The Standing Committee on Ethics and Professional Responsibility issued an opinion regarding lawyers working remotely. The Committee initially notes that: “Lawyers, like others, have more frequently been working remotely: practicing law mainly through electronic means. Technology has made it possible for a lawyer to practice virtually in a jurisdiction where the lawyer is licensed, providing legal services to residents of that jurisdiction, even though the lawyer may be physically located in a different jurisdiction where the lawyer is not licensed. A lawyer’s residence may not be the same jurisdiction where a lawyer is licensed. Thus, some lawyers have either chosen or been forced to remotely carry on their practice of the law of the jurisdiction or jurisdictions in which they are licensed while being physically present in a jurisdiction in which they are not licensed to practice.”
Accordingly, lawyers may ethically engage in practicing law as authorized by their licensing jurisdiction while physically present in a jurisdiction in which they are not admitted – as long as the jurisdiction where they are located has not determined that the conduct constitutes the unauthorized practice of law, they do not hold themselves out as being licensed to practice in the jurisdiction where they are located, do not advertise or otherwise hold themselves out as having an office in that jurisdiction, and do not provide or offer to provide legal services in that jurisdiction.
Model Rule 5.5(a) prohibits lawyers from engaging in the unauthorized practice of law – i.e. in violation of the regulation of the legal profession in that jurisdiction. Because it is not the Committee’s purview to determine matters of substantive law, it does not opine on whether working remotely by practicing the law of one’s licensing jurisdiction in a particular jurisdiction where one is not licensed constitutes the unauthorized practice of law under the law of that jurisdiction. Absent such a determination, however, a lawyer may practice law pursuant to the jurisdiction(s) in which the lawyer is licensed even from a physical location where the lawyer is not licensed. “A local jurisdiction has no real interest in prohibiting a lawyer from practicing the law of a jurisdiction in which that lawyer is licensed and therefore qualified to represent clients in that jurisdiction. A local jurisdiction, however, does have an interest in ensuring lawyers practicing in its jurisdiction are competent to do so….”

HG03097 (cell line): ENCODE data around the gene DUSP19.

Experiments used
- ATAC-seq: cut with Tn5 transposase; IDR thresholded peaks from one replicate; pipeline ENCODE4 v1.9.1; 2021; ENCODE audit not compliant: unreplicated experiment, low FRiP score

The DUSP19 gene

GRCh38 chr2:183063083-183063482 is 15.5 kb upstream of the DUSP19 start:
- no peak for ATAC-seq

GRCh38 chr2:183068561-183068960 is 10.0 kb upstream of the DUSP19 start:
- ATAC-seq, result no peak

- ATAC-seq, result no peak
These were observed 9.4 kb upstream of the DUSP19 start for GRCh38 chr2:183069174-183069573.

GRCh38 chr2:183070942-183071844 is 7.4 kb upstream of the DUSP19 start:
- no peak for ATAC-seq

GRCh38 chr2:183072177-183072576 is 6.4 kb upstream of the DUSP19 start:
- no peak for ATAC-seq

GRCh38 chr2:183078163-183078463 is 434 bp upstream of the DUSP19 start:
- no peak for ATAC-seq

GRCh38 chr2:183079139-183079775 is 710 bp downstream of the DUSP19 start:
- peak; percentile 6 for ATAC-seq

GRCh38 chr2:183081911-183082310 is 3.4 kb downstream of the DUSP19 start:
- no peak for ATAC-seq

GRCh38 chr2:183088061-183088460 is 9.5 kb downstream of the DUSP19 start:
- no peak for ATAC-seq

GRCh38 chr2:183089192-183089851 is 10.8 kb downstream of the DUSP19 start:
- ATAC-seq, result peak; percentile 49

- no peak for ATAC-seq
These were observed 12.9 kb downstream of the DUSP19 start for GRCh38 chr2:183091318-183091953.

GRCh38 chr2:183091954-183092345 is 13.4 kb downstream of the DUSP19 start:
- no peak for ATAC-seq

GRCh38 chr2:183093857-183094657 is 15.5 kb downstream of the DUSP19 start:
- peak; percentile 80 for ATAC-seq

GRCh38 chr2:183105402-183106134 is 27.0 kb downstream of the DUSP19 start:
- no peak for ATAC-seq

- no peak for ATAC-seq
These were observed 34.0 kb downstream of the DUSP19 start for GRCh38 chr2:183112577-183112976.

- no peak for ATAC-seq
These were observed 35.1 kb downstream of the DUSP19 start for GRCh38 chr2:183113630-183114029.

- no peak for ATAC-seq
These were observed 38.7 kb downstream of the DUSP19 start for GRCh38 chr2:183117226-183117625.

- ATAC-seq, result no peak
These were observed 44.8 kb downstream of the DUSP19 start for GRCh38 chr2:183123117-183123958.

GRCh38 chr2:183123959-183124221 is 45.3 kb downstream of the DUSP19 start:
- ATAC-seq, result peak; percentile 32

At the same time:
Model Rule 5.5(b)(1) prohibits a lawyer from establishing an office in the jurisdiction in which the lawyer is not licensed. “A local office is not ‘established’ within the meaning of the rule by the lawyer working in the local jurisdiction if the lawyer does not hold out to the public an address in the local jurisdiction as an office and a local jurisdiction address does not appear on letterhead, business cards, websites, or other indicia of a lawyer’s presence…. The lawyer’s physical presence in the local jurisdiction is incidental; it is not for the practice of law. Conversely, a lawyer who includes a local jurisdiction address on websites, letterhead, business cards, or advertising may be said to have established an office or a systematic and continuous presence in the local jurisdiction for the practice of law.”
Subparagraph (b)(2) prohibits a lawyer from holding out to the public or otherwise representing that the lawyer is admitted to practice law in the jurisdiction in which the lawyer is not admitted. A lawyer practicing remotely may not state or imply that the lawyer is licensed to practice law in that jurisdiction.
Model Rule 5.5(c)(4) provides that lawyers admitted to practice in another United States jurisdiction may provide legal services on a temporary basis in the local jurisdiction that arise out of or reasonably relate to the lawyer’s practice in a jurisdiction where the lawyer is admitted. Comment  notes that there is no single definition for what is “temporary” and that it may include services that are provided on a recurring basis or for an extended period of time. “For example, in a pandemic that results in safety measures – regardless of whether the safety measures are governmentally mandated – that include physical closure or limited use of law offices, lawyers may temporarily be working remotely. How long that temporary period lasts could vary significantly based on the need to address the pandemic.”
Also, Model Rule 5.5(d)(2) permits a lawyer admitted in another jurisdiction to provide legal services in the local jurisdiction that they are authorized to provide by Federal or other law or rule to provide.
A lawyer may be subject to discipline in the local jurisdiction, as well as the licensing jurisdiction, by providing services in the local jurisdiction under Model Rule 8.5(a).
ABA Formal Opinion No. 495 (Dec. 16, 2020).